Spirited stories about appreciating life’s vagaries.




This follow-up volume of 13 autobiographical essays depicts a life “on destiny’s merry-go-round,” alternating witty anecdotes of good luck and bad. 

Aboulafia (Snapshots from My Uneventful Life, 2015, etc.) believes “we are a reflection of what we experience in this world,” which in his case means a blend of minor disasters, averted crises, and everyday epiphanies. Even as a child, he tested his limits and assessed relationships. “Date Nut Bread,” about a dubious 1970s foodstuff from a can that often appeared in his lunchbox, was a symbol of his mother’s failure to understand kids; others got trendy treats like Oreos and salami. “The Test” recalls his alarmingly low IQ test score when entering first grade—though his reasoning was actually more advanced than the test could show. He objected that a drawing of a smiling cat jumping into a car didn’t represent happiness because cats don’t like riding in cars. Such analytical thinking skills later served the author well as a school administrator and lawyer. As in the first book, he gets a lot of comic mileage out of his youthful indiscretions, such as speeding while in possession of a suspended driver’s license. But he was still making laughable mistakes into adulthood, like when he and his wife ordered martinis from their Cape May hotel bar, not realizing they were the size of eight regular drinks. The longest essay, “Death By Whatever,” is a rollicking tale of multiple hazards narrowly avoided on a Florida vacation, such as big waves, horseflies, and barracudas. “The Ring” is the almost Solomonic fable of Aboulafia and his brother fighting over their ill father’s pinky ring, while “Scrooged!” tells of an office prank pulled on mean-spirited co-workers. Some of the more serious pieces—one about an oil burner repairman who taught him to let go of anger and another about spreading the ashes of his father’s friends—are so short they’re over before they’ve hardly begun. Overall, there are fewer memorable moments and an irksome superfluity of italics, but the mischievous tone still shines through.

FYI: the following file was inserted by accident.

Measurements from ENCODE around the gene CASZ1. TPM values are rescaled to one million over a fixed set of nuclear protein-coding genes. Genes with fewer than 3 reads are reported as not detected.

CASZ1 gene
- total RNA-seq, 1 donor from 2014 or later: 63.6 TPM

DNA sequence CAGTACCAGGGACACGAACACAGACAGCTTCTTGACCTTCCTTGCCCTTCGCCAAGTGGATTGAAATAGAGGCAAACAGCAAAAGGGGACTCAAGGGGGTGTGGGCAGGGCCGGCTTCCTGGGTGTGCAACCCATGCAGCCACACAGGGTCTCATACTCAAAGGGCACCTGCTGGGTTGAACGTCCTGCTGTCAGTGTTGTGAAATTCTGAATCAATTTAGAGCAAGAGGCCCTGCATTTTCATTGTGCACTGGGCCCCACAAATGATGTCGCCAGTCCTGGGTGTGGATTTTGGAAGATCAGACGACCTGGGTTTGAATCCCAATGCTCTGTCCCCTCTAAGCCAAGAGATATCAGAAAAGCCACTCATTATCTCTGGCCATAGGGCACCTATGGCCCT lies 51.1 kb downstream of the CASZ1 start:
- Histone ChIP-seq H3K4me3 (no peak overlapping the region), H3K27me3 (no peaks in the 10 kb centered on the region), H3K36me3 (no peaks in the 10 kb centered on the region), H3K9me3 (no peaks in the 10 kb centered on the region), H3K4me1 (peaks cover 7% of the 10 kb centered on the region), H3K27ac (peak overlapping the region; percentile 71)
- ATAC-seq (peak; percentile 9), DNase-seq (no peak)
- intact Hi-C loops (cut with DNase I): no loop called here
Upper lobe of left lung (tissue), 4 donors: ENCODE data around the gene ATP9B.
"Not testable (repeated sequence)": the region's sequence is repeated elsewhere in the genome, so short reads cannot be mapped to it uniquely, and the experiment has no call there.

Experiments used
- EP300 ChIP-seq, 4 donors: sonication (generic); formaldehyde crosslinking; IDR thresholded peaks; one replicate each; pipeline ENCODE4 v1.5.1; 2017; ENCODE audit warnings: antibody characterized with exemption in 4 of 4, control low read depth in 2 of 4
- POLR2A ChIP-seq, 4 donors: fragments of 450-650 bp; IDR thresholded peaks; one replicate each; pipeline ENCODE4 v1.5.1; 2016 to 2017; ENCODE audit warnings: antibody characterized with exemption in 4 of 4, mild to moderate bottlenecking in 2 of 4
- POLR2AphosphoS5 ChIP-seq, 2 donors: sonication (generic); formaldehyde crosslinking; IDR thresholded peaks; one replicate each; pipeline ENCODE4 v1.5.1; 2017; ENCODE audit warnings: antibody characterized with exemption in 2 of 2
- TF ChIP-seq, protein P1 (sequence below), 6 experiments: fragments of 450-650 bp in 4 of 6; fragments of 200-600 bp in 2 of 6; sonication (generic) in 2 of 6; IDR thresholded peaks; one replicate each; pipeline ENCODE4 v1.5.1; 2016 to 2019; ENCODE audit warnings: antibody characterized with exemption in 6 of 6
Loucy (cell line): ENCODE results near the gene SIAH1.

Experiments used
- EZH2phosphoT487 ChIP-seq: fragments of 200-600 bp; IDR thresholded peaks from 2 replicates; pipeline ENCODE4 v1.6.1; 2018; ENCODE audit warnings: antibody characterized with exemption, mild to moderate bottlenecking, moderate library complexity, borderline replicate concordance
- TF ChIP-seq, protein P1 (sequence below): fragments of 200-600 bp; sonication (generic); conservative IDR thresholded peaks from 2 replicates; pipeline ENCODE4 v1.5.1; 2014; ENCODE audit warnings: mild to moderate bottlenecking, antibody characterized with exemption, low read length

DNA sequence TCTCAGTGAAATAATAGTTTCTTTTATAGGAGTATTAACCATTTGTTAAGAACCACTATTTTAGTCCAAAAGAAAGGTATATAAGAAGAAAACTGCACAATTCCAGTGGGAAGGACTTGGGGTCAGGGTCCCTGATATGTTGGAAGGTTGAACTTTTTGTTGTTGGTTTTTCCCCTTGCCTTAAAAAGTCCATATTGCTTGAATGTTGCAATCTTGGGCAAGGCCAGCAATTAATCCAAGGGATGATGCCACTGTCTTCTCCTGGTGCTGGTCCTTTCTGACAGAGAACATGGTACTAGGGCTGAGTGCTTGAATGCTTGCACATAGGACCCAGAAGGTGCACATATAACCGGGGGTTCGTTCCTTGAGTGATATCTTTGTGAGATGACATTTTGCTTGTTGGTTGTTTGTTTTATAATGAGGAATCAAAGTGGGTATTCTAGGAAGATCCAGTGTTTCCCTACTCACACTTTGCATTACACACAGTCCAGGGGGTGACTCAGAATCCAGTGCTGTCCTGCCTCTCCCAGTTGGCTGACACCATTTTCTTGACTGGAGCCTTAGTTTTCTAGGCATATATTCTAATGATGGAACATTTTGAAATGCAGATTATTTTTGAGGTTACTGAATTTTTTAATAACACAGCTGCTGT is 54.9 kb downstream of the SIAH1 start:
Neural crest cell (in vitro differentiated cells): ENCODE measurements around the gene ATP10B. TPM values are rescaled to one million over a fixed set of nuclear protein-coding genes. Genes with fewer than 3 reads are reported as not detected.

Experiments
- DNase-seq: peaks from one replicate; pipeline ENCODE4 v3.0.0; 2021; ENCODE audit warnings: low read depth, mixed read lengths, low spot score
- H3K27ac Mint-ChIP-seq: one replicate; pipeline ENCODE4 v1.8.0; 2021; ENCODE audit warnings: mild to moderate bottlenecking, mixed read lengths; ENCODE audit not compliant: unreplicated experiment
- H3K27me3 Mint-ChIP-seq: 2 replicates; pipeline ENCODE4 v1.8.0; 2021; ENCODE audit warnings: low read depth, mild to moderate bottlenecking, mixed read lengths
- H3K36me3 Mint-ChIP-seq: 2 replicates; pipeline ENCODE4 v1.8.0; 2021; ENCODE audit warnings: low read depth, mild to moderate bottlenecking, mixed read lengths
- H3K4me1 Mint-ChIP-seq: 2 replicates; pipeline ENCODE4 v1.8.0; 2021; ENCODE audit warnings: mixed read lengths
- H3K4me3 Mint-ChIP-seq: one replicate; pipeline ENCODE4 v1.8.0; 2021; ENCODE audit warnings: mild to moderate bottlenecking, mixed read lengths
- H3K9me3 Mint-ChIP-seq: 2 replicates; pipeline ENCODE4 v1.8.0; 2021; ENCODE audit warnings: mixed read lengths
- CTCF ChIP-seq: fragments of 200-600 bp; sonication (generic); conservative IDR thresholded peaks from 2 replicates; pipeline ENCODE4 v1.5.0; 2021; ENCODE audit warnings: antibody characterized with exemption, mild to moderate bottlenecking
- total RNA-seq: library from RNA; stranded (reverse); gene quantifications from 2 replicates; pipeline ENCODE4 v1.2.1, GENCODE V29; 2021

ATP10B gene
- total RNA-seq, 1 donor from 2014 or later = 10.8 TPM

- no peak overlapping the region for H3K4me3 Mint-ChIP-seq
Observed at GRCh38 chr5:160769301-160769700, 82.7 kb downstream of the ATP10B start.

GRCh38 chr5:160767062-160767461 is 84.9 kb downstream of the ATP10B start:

Spirited stories about appreciating life’s vagaries.

Pub Date: June 29, 2018

ISBN: 978-1-78099-374-4

Page Count: 144

Publisher: Roundfire Books

Review Posted Online: June 19, 2018

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Doyle offers another lucid, inspiring chronicle of female empowerment and the rewards of self-awareness and renewal.

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More life reflections from the bestselling author on themes of societal captivity and the catharsis of personal freedom.